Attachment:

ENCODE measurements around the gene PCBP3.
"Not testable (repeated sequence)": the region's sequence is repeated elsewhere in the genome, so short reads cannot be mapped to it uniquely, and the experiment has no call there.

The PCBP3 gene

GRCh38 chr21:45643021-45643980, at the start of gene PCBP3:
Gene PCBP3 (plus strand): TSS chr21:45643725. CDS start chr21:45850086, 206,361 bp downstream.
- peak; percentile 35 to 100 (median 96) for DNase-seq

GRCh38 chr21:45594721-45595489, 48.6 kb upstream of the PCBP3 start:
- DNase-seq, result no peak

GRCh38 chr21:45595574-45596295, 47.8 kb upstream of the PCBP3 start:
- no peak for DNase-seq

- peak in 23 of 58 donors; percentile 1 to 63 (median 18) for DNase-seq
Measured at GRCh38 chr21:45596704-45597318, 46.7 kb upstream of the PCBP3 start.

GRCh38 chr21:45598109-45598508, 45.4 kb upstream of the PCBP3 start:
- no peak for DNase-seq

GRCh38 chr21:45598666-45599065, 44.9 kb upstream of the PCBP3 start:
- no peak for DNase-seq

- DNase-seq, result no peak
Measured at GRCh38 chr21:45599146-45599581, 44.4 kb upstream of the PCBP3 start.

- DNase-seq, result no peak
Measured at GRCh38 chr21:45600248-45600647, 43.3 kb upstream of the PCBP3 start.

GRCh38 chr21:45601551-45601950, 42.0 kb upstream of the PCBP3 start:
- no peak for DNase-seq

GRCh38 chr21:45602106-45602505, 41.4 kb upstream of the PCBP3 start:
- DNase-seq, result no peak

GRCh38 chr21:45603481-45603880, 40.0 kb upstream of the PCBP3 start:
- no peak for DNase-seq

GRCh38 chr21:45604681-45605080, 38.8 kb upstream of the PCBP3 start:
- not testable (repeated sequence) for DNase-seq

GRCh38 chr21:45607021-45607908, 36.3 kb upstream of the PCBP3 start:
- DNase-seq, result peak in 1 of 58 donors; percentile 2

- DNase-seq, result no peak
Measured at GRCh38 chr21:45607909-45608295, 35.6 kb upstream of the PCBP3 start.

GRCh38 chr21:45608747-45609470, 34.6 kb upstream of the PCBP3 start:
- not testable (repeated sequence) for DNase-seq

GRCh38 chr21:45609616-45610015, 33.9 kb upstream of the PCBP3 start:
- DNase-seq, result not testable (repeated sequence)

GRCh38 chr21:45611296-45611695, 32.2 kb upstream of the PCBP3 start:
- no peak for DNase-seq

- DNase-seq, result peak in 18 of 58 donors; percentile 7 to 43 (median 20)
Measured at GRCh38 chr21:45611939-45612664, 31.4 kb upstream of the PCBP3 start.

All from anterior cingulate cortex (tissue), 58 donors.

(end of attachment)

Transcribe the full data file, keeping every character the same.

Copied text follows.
ENCODE measurements around the gene PCBP3.
"Not testable (repeated sequence)": the region's sequence is repeated elsewhere in the genome, so short reads cannot be mapped to it uniquely, and the experiment has no call there.

The PCBP3 gene

GRCh38 chr21:45643021-45643980, at the start of gene PCBP3:
Gene PCBP3 (plus strand): TSS chr21:45643725. CDS start chr21:45850086, 206,361 bp downstream.
- peak; percentile 35 to 100 (median 96) for DNase-seq

GRCh38 chr21:45594721-45595489, 48.6 kb upstream of the PCBP3 start:
- DNase-seq, result no peak

GRCh38 chr21:45595574-45596295, 47.8 kb upstream of the PCBP3 start:
- no peak for DNase-seq

- peak in 23 of 58 donors; percentile 1 to 63 (median 18) for DNase-seq
Measured at GRCh38 chr21:45596704-45597318, 46.7 kb upstream of the PCBP3 start.

GRCh38 chr21:45598109-45598508, 45.4 kb upstream of the PCBP3 start:
- no peak for DNase-seq

GRCh38 chr21:45598666-45599065, 44.9 kb upstream of the PCBP3 start:
- no peak for DNase-seq

- DNase-seq, result no peak
Measured at GRCh38 chr21:45599146-45599581, 44.4 kb upstream of the PCBP3 start.

- DNase-seq, result no peak
Measured at GRCh38 chr21:45600248-45600647, 43.3 kb upstream of the PCBP3 start.

GRCh38 chr21:45601551-45601950, 42.0 kb upstream of the PCBP3 start:
- no peak for DNase-seq

GRCh38 chr21:45602106-45602505, 41.4 kb upstream of the PCBP3 start:
- DNase-seq, result no peak

GRCh38 chr21:45603481-45603880, 40.0 kb upstream of the PCBP3 start:
- no peak for DNase-seq

GRCh38 chr21:45604681-45605080, 38.8 kb upstream of the PCBP3 start:
- not testable (repeated sequence) for DNase-seq

GRCh38 chr21:45607021-45607908, 36.3 kb upstream of the PCBP3 start:
- DNase-seq, result peak in 1 of 58 donors; percentile 2

- DNase-seq, result no peak
Measured at GRCh38 chr21:45607909-45608295, 35.6 kb upstream of the PCBP3 start.

GRCh38 chr21:45608747-45609470, 34.6 kb upstream of the PCBP3 start:
- not testable (repeated sequence) for DNase-seq

GRCh38 chr21:45609616-45610015, 33.9 kb upstream of the PCBP3 start:
- DNase-seq, result not testable (repeated sequence)

GRCh38 chr21:45611296-45611695, 32.2 kb upstream of the PCBP3 start:
- no peak for DNase-seq

- DNase-seq, result peak in 18 of 58 donors; percentile 7 to 43 (median 20)
Measured at GRCh38 chr21:45611939-45612664, 31.4 kb upstream of the PCBP3 start.

All from anterior cingulate cortex (tissue), 58 donors.